While we assign a payback to every game, and we can calculate the anticipated loss over a period of time for that game, this is just a theoretical average over time.  Most casino games are fairly volatile which is simple terms means STREAKY.  So, if you play an hour of $5 blackjack, you can realistically expect to lose about $8.  If you start with $100, you’re almost guaranteed to get thru that hour.  If, however you start with $10, your chances of playing the entire hour go down considerably, which ironically means that you would lose MORE than the ‘average’.  By not allowing yourself a reasonable opportunity to come back from a cold streak, you in essence do yourself a grave disservice.  This is why showing up with the right size bankroll is so important.

            One could thus argue that the right size bankroll is one that makes sure that you have ZERO chance of going bust before you are done playing the amount of time you want to play.  There is a certain amount of truth to this notion, but it removes the human element.  It is too easy for us ‘greedy’ human to decide to play longer or up our wager if we have too much cash on hand.  Also, sometimes it is not so practical to do this.  To play an hour at $5 blackjack, we would merely need to show up with $150-$175.  If, however, we wish to play 3 hours of video poker – max-coin quarters – we would need almost $2000 (assuming 500 hands per hour).  This is probably overkill if you’re playing a full-pay jacks or better machine.

            I created a program that simulated video poker.  It started with different bankroll amounts.  If at any point in the 1500-hand session the Player lost more than his bankroll, he was considered to have ‘busted’ and the session ended.  For the moment, I just focused on the percentage of busts and did not bother keeping track of how far into the session the Player was or how he would’ve done had he decided to go beyond his bankroll (i.e. how often does he recover his initial bankroll by using yet more money).

            If the Player starts with 200 wagers ($250 for a max-coin quarter machine), he went bust only 1.39% of the sessions.  If we cut our bankroll down to 120 wagers ($150), our Player went bust just a smidge under 20% of the time.  If the bankroll is reduced to 80 wagers ($100), we find that the bust rate goes up to over 43%.  If the Player tries to get away with a mere $50 bankroll, he’ll find that he’ll lose it all about 73% of the time.  Try and get away with only $25 and you’ll lose the entire bankroll more than 87% of the time.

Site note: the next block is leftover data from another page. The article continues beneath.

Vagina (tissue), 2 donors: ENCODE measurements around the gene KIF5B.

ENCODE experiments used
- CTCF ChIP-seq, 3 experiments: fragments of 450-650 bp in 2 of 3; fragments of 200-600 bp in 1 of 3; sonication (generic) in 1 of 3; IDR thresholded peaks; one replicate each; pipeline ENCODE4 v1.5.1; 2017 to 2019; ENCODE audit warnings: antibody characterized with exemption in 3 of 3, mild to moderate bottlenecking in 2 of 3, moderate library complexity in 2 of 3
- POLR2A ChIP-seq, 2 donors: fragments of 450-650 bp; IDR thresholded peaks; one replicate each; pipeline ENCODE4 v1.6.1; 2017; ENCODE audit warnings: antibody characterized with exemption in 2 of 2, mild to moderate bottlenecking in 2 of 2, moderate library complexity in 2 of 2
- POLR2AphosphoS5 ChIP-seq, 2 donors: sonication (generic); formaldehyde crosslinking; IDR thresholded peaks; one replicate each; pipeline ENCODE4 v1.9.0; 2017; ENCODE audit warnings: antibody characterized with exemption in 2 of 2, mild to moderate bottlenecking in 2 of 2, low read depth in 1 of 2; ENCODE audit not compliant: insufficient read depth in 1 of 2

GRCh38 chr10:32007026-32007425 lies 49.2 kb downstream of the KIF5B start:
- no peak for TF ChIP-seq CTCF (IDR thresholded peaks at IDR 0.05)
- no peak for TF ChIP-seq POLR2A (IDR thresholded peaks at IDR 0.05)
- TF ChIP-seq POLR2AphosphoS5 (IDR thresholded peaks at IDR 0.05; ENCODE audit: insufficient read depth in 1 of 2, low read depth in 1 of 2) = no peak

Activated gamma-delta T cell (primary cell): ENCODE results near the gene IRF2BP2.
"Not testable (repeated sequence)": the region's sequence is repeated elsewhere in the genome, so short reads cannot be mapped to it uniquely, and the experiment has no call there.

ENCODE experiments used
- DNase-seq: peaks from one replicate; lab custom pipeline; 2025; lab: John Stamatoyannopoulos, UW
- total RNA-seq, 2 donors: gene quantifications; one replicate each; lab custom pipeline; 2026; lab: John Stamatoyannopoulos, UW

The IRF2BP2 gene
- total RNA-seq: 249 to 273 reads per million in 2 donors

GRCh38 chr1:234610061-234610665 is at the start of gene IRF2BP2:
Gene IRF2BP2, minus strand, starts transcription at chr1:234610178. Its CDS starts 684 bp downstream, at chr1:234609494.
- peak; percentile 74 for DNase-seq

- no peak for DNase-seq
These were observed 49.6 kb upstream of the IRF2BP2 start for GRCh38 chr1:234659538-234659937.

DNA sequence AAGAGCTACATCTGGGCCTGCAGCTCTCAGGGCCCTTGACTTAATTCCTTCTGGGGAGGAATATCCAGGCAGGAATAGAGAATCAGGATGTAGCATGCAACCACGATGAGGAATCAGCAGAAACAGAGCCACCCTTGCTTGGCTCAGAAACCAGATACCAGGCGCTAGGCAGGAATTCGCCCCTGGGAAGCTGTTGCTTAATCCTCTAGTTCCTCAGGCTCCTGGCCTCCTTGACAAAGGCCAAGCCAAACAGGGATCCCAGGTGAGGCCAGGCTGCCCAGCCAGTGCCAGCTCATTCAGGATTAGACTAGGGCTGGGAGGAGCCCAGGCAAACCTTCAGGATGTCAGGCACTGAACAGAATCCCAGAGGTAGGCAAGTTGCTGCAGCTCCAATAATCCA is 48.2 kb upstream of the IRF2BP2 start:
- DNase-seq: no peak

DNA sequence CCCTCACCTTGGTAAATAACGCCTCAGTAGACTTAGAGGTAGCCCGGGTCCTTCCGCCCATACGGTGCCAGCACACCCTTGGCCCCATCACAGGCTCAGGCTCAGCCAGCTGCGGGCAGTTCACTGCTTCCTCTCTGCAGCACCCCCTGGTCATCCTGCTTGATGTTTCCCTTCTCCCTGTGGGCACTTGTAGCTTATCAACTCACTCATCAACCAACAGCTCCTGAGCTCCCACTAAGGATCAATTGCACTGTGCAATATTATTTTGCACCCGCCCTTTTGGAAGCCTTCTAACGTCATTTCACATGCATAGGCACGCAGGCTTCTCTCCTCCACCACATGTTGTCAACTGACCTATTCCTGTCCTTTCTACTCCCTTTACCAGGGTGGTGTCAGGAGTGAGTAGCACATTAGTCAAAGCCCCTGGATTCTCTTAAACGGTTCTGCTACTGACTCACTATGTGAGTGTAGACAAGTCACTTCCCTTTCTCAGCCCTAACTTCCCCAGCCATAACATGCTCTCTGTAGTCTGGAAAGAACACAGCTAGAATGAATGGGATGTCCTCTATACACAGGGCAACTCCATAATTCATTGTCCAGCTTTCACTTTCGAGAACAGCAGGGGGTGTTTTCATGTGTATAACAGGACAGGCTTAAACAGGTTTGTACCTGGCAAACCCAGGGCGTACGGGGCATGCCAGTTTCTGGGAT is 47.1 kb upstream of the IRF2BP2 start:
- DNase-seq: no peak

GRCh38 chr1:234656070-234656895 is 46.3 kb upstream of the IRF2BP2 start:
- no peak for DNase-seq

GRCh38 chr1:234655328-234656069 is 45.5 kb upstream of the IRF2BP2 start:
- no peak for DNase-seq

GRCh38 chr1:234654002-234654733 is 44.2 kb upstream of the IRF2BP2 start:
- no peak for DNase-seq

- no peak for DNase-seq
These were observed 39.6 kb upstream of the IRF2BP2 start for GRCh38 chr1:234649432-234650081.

So, what’s the right amount of bankroll?  There is no absolute right answer for that.  You have to decide how much you’re willing to risk that your session ends prematurely.  But, if you’re looking for some advice, based on the numbers presented here, I’d go with 120 wagers ($150).   You’ll go bust only 20% of the time, and if you’re night is going that bad, you might just be best off calling it a night.

Wednesday, April 20, 2011

What To Do When You Win Early

            A couple of weeks ago, a reader sent me a note asking what he should do when he finds himself up significantly very early in a session when he expected to play 4-5 hours.  This is not an easy question to answer as it is really isn’t a math question.  The bottom line is that if you are playing a game with a payback below 100% (you can choose to throw in comps and cashback if you want) then you are playing a game in which you will lose over the long run.  The more you play, the greater the likelihood that you will lose and the amount you are likely to lose (from the beginning of time) continues to go up. 

            Of course, using this logic, you should never play any game with a payback below 100%.  So, if your only reason for playing is winning then you should stop now unless you are playing some of the video poker machines that pay over 100%.  However, as I have long surmised, most of you play in the casino for entertainment purposes.  We all want to win when we play, and the games are created to allow you to win some of the time over short sessions.  So, what is the answer when we’re up $100-$200 after 20 minutes of play after taking a long drive to the casino and expecting to play deep into the night?

            I’ve already explained the mathematical answer, but I don’t think that’s the one my reader was looking for.  So, the question has to be answered more from an emotional standpoint.  First of all, it is good for the psyche to win some of our sessions.  So, it might not be a bad idea to just walk away for the evening.  If you make these trips on a regular basis, giving up the few extra hours of play and driving home may be one solution.  Another possibility is to take your winnings and find something else to do in/around the casino.  Most have some other form of entertainment available.  Go see a show or a movie.  Go bowling.  Head to the video arcade (Pac-man, not video poker!).  This latter one is one of my personal favorites.  I can make a dollar last pretty long on a pinball machine! 

            Another possibility is to take it down in denomination.  If you’ve been playing quarters, maybe you want to try nickels for a little while.  If you’ve been playing multi-play, go back to playing a single hand.  The simple fact is that the math is against you and you can’t change that.  The key is to not allow yourself to lose your psychological edge.  You hold in your hand the casino’s money.  There is no reason to give it back.